Valid for Submission
H25.12 is a billable diagnosis code used to specify a medical diagnosis of age-related nuclear cataract, left eye. The code H25.12 is valid during the fiscal year 2022 from October 01, 2021 through September 30, 2022 for the submission of HIPAA-covered transactions.
The ICD-10-CM code H25.12 might also be used to specify conditions or terms like age-related cataract of left eye, age-related nuclear cataract of left eye, brunescent cataract of left eye, cataracta brunescens, nuclear cataract , nuclear senile cataract, etc.
The code H25.12 is applicable to adult patients aged 15 through 124 years inclusive. It is clinically and virtually impossible to use this code on a patient outside the stated age range.
The Medicare Code Editor (MCE) detects and reports errors in the coding of claims data. The following ICD-10 Code Edits are applicable to this code:
The following clinical terms are approximate synonyms or lay terms that might be used to identify the correct diagnosis code:
- Age-related cataract of left eye
- Age-related nuclear cataract of left eye
- Brunescent cataract of left eye
- Cataracta brunescens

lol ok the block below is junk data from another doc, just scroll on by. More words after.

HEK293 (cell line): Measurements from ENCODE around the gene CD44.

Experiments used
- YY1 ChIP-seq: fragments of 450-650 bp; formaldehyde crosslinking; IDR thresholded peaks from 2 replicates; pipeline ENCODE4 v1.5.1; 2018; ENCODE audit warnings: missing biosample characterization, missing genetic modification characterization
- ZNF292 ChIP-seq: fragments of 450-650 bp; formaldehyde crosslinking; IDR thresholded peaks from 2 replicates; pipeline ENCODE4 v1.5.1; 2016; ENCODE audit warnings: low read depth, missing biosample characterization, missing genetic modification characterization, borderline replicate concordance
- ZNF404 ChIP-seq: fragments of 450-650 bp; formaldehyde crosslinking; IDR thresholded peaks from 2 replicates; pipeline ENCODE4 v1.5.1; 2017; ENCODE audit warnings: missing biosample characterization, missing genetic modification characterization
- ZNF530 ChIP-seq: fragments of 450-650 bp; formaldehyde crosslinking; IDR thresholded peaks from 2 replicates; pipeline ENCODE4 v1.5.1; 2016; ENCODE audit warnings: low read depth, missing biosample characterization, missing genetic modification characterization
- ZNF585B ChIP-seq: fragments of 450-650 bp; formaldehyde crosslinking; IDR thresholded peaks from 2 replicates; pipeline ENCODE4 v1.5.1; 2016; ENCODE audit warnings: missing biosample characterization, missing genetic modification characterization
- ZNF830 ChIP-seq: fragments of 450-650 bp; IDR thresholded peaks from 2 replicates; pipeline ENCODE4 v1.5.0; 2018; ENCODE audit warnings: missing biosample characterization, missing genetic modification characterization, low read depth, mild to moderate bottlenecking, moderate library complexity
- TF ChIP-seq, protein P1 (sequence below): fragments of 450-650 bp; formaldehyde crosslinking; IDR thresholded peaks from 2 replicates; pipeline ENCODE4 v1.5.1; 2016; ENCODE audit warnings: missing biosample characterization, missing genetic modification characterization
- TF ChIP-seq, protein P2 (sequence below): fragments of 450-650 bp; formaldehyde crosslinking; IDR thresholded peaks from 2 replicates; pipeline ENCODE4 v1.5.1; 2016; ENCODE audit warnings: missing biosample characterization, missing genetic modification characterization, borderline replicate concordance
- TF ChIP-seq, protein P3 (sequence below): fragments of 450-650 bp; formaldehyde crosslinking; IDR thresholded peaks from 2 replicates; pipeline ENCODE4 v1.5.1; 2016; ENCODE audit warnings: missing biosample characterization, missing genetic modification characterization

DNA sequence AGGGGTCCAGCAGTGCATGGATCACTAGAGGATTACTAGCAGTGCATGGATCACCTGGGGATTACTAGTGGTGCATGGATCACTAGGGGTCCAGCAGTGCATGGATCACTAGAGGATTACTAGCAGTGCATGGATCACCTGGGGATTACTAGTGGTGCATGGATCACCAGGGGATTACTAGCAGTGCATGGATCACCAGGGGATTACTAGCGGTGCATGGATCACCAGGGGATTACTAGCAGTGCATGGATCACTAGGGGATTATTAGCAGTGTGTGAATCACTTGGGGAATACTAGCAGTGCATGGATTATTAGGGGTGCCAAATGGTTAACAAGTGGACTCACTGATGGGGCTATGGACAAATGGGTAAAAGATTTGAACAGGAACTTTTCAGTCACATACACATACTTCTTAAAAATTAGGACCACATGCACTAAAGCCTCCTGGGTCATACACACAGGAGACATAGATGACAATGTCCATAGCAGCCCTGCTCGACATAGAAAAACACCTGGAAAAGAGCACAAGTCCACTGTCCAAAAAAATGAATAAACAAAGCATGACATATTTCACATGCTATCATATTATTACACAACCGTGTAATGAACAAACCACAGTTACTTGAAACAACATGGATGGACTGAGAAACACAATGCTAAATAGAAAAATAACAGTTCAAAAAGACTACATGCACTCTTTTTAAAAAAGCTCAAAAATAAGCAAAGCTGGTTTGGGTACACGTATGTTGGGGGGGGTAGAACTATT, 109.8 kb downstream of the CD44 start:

- Nuclear cataract
- Nuclear senile cataract
Diagnostic Related Groups - MS-DRG Mapping
|MS-DRG||MS-DRG Title||MCD||Relative Weight|
|124||OTHER DISORDERS OF THE EYE WITH MCC||02||1.3988|
|125||OTHER DISORDERS OF THE EYE WITHOUT MCC||02||0.8354|
The relative weight of a diagnostic related group determines the reimbursement rate based on the severity of a patient's illness and the associated cost of care during hospitalization.
Convert H25.12 to ICD-9 Code
The General Equivalency Mapping (GEM) crosswalk indicates an approximate mapping between the ICD-10 code H25.12 its ICD-9 equivalent. The approximate mapping means there is not an exact match between the ICD-10 code and the ICD-9 code and the mapped code is not a precise representation of the original code.
Information for Patients
A cataract is a clouding of the lens in your eye. It affects your vision. Cataracts are very common in older people. By age 80, more than half of all Americans either have a cataract or have had cataract surgery.
A cataract can occur in either or both eyes. It cannot spread from one eye to the other. Common symptoms are
- Blurry vision
- Colors that seem faded
- Glare - headlights, lamps or sunlight may seem too bright. You may also see a halo around lights.
- Not being able to see well at night
- Double vision
- Frequent prescription changes in your eye wear
Cataracts usually develop slowly. New glasses, brighter lighting, anti-glare sunglasses or magnifying lenses can help at first. Surgery is also an option. It involves removing the cloudy lens and replacing it with an artificial lens. Wearing sunglasses and a hat with a brim to block ultraviolet sunlight may help to delay cataracts.
NIH: National Eye Institute
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